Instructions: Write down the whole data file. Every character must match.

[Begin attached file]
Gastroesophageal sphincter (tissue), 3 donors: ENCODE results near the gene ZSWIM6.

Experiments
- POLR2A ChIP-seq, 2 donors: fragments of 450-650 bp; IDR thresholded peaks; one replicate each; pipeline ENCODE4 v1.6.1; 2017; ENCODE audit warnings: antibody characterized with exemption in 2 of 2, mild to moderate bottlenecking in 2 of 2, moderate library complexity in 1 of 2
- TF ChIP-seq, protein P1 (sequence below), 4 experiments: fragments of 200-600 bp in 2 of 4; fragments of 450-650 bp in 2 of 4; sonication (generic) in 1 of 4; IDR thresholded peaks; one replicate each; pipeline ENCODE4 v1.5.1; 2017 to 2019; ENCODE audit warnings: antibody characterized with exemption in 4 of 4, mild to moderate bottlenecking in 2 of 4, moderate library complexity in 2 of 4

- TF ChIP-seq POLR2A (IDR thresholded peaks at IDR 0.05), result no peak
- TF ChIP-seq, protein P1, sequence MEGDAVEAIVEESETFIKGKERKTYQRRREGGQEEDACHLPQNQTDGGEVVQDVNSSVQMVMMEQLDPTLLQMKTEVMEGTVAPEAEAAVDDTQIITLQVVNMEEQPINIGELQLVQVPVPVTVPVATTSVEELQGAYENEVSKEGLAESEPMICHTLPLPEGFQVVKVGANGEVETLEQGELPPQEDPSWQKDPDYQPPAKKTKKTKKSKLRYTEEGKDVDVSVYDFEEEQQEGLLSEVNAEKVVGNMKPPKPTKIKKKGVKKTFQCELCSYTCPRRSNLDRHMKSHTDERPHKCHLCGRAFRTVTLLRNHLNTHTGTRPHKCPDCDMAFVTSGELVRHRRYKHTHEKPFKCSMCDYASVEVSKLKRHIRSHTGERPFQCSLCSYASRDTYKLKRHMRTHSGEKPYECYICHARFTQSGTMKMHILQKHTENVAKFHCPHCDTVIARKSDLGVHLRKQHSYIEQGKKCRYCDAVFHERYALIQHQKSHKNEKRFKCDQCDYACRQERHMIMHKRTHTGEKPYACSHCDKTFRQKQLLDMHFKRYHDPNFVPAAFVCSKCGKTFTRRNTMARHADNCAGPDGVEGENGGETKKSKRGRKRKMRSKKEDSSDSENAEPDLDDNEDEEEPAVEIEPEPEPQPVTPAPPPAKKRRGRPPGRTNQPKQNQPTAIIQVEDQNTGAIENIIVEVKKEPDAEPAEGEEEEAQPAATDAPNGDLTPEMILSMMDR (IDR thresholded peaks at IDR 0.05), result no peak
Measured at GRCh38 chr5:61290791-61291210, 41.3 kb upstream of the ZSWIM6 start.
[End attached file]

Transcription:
Gastroesophageal sphincter (tissue), 3 donors: ENCODE results near the gene ZSWIM6.

Experiments
- POLR2A ChIP-seq, 2 donors: fragments of 450-650 bp; IDR thresholded peaks; one replicate each; pipeline ENCODE4 v1.6.1; 2017; ENCODE audit warnings: antibody characterized with exemption in 2 of 2, mild to moderate bottlenecking in 2 of 2, moderate library complexity in 1 of 2
- TF ChIP-seq, protein P1 (sequence below), 4 experiments: fragments of 200-600 bp in 2 of 4; fragments of 450-650 bp in 2 of 4; sonication (generic) in 1 of 4; IDR thresholded peaks; one replicate each; pipeline ENCODE4 v1.5.1; 2017 to 2019; ENCODE audit warnings: antibody characterized with exemption in 4 of 4, mild to moderate bottlenecking in 2 of 4, moderate library complexity in 2 of 4

- TF ChIP-seq POLR2A (IDR thresholded peaks at IDR 0.05), result no peak
- TF ChIP-seq, protein P1, sequence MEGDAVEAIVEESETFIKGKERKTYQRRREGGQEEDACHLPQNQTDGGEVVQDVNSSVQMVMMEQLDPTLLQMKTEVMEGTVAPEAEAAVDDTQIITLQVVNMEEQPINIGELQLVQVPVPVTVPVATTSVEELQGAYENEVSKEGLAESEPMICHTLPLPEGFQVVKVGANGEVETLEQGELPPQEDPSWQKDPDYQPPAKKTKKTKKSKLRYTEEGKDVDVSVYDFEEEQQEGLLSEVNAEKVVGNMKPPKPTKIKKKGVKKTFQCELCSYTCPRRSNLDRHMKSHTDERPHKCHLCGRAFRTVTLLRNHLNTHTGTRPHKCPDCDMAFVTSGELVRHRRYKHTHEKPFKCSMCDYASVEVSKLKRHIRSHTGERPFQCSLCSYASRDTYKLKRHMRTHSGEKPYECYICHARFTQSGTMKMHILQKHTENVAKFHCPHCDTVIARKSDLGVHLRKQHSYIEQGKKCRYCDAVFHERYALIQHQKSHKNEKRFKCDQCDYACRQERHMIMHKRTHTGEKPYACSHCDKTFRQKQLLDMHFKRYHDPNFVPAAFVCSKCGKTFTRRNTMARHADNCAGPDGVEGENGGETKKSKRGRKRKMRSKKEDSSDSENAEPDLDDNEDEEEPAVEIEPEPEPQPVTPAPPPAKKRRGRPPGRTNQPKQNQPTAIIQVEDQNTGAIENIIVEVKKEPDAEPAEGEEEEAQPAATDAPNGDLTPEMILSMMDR (IDR thresholded peaks at IDR 0.05), result no peak
Measured at GRCh38 chr5:61290791-61291210, 41.3 kb upstream of the ZSWIM6 start.